Last edited: Apr 17, 2013
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  6. Skittl1321

    Skittl1321 Well-Known Member

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    Of course they can! But not anywhere in Russia anyone would want to go visit...
  7. Jenny

    Jenny From the Bloc

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    I think some of you might belong to the Flat Earth Society :lol:

    Anchorage to Moscow or St Petersburg isn't actually that far if the flight is over pole, and the rotation of the earth helps things some what. As the crow flies, the distance looks similar to Arizona to Nova Scotia.

    However, I don't think there's a lot of call for flights from Anchorage to western Russia, and thus a quick search on Expedia only turned up options that go back through the lower 48 and/or Europe with multiple connections and pricing well into the thousands.

    Conclusion? Two trips - pick one now, do the other one another time.
  8. ballettmaus

    ballettmaus Well-Known Member

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    Depending on where in Germany you plan to go to next year and if you're willing to use one of the cheap airlines we have in Europe, you might be able to get a pretty cheap airfare to either Moscow or St. Petersburg. I guess it would not only save you money but also gives you more time to enjoy your travel. Alaska - Russia seems like a mammoth trip and you'd have a lot of air travel there with time changes and everything and you might end up going home again more exhausted than when you left. Moscow is 11 hours ahead of AZ if I'm not mistaken, no idea what it's relation is to Alaska but I think this is a big factor to consider in addition to everything else.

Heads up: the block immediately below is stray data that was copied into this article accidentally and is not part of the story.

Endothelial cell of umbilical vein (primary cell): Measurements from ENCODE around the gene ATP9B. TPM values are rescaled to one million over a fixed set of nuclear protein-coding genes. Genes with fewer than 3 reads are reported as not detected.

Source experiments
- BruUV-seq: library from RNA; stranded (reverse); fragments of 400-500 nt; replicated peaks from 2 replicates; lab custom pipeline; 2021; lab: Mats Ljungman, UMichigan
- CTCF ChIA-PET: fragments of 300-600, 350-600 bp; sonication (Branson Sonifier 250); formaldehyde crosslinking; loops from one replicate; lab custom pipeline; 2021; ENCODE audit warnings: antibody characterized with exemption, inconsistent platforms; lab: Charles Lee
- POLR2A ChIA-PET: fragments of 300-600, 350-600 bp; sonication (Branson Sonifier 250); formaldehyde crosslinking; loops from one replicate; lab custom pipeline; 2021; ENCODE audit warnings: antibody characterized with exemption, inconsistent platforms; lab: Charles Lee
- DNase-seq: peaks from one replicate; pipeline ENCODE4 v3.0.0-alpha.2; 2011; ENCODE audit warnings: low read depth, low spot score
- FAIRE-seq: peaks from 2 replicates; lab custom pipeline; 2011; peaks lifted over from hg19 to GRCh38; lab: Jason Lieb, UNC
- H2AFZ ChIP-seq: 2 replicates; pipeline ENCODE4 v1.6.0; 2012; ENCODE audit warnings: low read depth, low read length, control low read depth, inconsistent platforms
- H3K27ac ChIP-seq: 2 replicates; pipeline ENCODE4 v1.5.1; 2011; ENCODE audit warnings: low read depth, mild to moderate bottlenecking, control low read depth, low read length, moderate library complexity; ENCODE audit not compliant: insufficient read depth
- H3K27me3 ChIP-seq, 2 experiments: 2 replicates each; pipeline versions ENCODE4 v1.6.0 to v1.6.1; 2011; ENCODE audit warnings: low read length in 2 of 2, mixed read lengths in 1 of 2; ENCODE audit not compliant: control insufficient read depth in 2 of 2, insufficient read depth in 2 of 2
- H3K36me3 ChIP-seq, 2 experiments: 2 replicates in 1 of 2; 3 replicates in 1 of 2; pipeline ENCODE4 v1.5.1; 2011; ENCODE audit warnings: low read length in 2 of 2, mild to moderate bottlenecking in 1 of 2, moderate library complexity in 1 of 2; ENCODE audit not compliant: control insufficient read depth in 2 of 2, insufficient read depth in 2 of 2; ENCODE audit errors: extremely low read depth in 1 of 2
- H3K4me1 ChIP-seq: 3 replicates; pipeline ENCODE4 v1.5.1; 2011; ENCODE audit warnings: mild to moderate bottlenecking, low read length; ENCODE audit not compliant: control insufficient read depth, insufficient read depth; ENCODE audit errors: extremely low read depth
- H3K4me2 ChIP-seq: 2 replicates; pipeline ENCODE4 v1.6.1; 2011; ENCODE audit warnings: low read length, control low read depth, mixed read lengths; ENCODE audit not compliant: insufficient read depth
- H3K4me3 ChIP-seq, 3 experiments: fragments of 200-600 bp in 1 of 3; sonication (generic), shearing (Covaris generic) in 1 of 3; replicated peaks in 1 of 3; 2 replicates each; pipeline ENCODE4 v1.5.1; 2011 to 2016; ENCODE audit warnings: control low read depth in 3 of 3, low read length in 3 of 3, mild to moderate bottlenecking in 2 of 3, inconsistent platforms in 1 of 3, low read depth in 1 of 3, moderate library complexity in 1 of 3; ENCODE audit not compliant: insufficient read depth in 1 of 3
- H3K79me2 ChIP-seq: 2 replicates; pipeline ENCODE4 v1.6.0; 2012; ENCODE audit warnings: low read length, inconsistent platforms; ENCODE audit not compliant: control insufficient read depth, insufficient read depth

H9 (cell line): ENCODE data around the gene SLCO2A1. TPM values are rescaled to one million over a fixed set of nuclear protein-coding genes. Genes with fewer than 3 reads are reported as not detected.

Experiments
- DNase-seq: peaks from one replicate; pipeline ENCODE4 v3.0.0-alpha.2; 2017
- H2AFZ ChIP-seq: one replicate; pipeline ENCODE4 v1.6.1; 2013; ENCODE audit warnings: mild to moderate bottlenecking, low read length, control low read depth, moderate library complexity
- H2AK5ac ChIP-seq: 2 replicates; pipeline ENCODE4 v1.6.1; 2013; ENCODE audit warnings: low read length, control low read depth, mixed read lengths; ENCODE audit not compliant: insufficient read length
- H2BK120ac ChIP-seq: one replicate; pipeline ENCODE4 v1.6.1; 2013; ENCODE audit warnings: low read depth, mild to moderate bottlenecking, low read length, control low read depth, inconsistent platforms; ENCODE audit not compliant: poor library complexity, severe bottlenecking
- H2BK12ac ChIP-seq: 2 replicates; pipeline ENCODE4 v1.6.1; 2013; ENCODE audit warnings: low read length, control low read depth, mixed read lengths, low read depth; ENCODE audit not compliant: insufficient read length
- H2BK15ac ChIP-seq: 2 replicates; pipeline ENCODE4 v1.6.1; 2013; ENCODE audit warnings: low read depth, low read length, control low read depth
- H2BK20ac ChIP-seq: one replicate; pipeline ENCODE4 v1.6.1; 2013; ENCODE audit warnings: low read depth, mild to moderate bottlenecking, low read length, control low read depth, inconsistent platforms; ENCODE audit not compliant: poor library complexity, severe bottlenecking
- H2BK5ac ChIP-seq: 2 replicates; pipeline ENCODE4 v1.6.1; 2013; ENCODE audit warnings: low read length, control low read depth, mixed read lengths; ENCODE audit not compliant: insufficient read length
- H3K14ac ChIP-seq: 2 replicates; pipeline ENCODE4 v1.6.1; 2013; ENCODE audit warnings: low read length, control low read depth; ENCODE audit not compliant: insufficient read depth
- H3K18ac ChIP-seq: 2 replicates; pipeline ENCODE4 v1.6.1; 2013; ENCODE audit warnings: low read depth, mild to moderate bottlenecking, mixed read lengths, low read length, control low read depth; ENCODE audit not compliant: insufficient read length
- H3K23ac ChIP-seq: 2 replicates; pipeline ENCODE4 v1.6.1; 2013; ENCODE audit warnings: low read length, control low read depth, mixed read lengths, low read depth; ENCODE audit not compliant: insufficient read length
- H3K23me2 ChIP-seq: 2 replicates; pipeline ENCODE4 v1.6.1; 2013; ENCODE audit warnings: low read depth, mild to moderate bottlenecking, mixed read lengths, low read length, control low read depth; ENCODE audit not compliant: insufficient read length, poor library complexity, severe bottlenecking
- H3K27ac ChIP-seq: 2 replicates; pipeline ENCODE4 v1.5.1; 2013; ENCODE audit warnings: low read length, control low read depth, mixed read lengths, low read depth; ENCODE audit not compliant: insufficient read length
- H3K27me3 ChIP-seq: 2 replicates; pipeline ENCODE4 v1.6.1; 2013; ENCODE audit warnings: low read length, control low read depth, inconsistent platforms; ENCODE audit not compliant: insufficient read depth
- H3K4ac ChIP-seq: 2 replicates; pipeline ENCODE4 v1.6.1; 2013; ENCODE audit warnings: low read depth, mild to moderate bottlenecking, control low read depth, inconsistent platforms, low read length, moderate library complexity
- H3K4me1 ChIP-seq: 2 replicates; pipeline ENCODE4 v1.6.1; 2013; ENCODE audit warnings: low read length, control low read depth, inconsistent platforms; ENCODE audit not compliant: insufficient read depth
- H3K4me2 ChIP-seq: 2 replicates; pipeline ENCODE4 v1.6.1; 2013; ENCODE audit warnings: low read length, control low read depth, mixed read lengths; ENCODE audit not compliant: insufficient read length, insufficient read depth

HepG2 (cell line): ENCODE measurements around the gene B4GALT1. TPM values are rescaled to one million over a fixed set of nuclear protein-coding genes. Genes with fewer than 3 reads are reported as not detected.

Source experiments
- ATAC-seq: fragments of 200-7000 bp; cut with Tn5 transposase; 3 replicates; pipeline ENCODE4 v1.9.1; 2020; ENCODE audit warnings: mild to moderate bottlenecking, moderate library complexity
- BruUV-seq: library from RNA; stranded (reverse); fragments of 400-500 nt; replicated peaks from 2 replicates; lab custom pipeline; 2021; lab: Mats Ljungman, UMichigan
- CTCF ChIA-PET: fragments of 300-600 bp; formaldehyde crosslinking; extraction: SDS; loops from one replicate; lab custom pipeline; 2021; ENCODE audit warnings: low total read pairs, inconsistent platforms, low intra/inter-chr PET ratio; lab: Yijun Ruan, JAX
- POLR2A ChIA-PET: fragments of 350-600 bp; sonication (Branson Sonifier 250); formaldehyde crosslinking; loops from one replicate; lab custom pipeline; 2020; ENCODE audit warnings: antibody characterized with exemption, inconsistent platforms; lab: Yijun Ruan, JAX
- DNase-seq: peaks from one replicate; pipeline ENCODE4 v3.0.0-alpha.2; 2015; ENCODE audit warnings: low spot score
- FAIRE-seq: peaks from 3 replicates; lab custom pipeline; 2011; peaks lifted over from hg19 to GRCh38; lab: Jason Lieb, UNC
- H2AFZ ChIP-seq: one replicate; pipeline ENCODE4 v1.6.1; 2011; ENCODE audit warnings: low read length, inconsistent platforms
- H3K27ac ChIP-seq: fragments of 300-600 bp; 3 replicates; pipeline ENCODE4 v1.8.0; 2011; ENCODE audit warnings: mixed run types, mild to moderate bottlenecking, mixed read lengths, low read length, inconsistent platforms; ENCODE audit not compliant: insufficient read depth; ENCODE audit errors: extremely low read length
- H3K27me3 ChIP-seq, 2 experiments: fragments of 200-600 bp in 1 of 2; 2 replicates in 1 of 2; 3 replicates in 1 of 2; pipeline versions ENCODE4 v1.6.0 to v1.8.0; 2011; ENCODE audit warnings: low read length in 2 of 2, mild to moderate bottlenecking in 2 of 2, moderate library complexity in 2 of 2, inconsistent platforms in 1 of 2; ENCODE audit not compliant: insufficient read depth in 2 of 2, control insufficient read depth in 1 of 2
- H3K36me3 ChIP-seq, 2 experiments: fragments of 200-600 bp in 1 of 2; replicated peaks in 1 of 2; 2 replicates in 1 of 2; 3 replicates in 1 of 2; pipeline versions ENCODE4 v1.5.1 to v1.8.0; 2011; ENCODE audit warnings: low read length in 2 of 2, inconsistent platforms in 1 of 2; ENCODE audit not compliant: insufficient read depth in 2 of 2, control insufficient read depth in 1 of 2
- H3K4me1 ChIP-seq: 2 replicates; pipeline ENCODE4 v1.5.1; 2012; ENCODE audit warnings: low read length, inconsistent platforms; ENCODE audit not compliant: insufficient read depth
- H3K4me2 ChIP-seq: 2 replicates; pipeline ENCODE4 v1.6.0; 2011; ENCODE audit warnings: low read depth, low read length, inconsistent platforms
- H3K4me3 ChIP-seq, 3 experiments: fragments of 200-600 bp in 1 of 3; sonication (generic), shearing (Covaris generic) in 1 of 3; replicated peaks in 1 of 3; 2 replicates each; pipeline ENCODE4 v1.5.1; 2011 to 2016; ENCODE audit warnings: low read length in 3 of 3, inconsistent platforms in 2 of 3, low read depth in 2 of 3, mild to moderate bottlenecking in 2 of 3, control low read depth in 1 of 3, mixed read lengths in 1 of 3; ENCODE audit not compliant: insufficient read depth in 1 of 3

9. UMBS Go Blue

    UMBS Go Blue KWEEN 2016! YES WE KWAN!

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    No, and a totally unnecessary comment at that.

    Gee, thanks for the earthshattering insight.

    Thanks for taking the time to do an extraneous search for something round-earthed people already know: that there just aren't any direct flights from Alaska to western Russia. Or, for that matter, from Russia to the mainland U.S.
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  10. Allskate

    Allskate Well-Known Member

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    I've been to both Alaska and Russia. I definitely would do separate trips. Two weeks isn't enough to adequately see both. And I definitely would want to see more than just St. Petersburg and Moscow if I were a planning a trip to that region. Not only other towns in Russia, but go to some of the Baltic states while you're in the region.
  11. madm

    madm Active Member

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    Alaska is VAST!!! It's one-fifth the size of the lower 48 states and stretches 3,000 miles east-to-west. To do it justice, spend your entire vacation there, with the possible addition of western B.C. You probably don't want to spend several days of your vacation on airplanes and changing time zones. I recommend taking the Denver-Anchorage nonstop flight as it's fairly short (5 hours) and is a bit more direct than the Seattle connections. You will need to decide what you really want to see. I recommend taking one of the Alaska Railway tours going from Seward to Fairbanks (or vice versa) - it's worth it to buy the more expensive seat in a vistadome car. You can stop en route to enjoy Anchorage, Denali, and Fairbanks. If you have time, take a boat trip from Seward to see the fiords and glaciers. Another fun excursion is to Kodiak Island where you can see grizzlies fishing for salmon. Everything takes time and you will want to spend several days in each place. If you go to Denali, take a scenic flight to see Mt. McKinley (Denali) above the clouds. Staying 2 nights at Kantishna (90 miles into the park via 13-hour school bus trip) will allow you to see an amazing array of wildlife. It's pricey but a once-in-a-lifetime experience. Another possibility is flying up there and then coming home on a cruise ship from Seward to Vancouver or Seattle. My brother did a 10-day trip where he flew into Fairbanks, traveled south on Alaska Railways to Seward, and then took a boat back to Seattle. It was a good way to see a lot of country.